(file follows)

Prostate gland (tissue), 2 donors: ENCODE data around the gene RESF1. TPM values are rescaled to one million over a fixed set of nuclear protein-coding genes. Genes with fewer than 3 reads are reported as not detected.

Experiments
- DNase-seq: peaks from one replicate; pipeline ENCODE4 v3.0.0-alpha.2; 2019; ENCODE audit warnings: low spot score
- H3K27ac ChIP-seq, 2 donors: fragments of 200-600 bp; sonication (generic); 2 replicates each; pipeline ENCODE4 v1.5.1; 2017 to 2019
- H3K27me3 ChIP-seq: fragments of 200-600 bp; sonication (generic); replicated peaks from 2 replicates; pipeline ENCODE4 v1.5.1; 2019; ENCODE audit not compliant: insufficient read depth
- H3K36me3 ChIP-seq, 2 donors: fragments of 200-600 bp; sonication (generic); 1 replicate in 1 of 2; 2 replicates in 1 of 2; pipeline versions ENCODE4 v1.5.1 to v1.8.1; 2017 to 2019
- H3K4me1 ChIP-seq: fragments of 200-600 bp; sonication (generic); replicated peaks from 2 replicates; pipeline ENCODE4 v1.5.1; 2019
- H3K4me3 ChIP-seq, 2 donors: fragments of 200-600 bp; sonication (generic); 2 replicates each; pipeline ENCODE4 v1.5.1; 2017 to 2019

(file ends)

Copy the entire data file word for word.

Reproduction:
Prostate gland (tissue), 2 donors: ENCODE data around the gene RESF1. TPM values are rescaled to one million over a fixed set of nuclear protein-coding genes. Genes with fewer than 3 reads are reported as not detected.

Experiments
- DNase-seq: peaks from one replicate; pipeline ENCODE4 v3.0.0-alpha.2; 2019; ENCODE audit warnings: low spot score
- H3K27ac ChIP-seq, 2 donors: fragments of 200-600 bp; sonication (generic); 2 replicates each; pipeline ENCODE4 v1.5.1; 2017 to 2019
- H3K27me3 ChIP-seq: fragments of 200-600 bp; sonication (generic); replicated peaks from 2 replicates; pipeline ENCODE4 v1.5.1; 2019; ENCODE audit not compliant: insufficient read depth
- H3K36me3 ChIP-seq, 2 donors: fragments of 200-600 bp; sonication (generic); 1 replicate in 1 of 2; 2 replicates in 1 of 2; pipeline versions ENCODE4 v1.5.1 to v1.8.1; 2017 to 2019
- H3K4me1 ChIP-seq: fragments of 200-600 bp; sonication (generic); replicated peaks from 2 replicates; pipeline ENCODE4 v1.5.1; 2019
- H3K4me3 ChIP-seq, 2 donors: fragments of 200-600 bp; sonication (generic); 2 replicates each; pipeline ENCODE4 v1.5.1; 2017 to 2019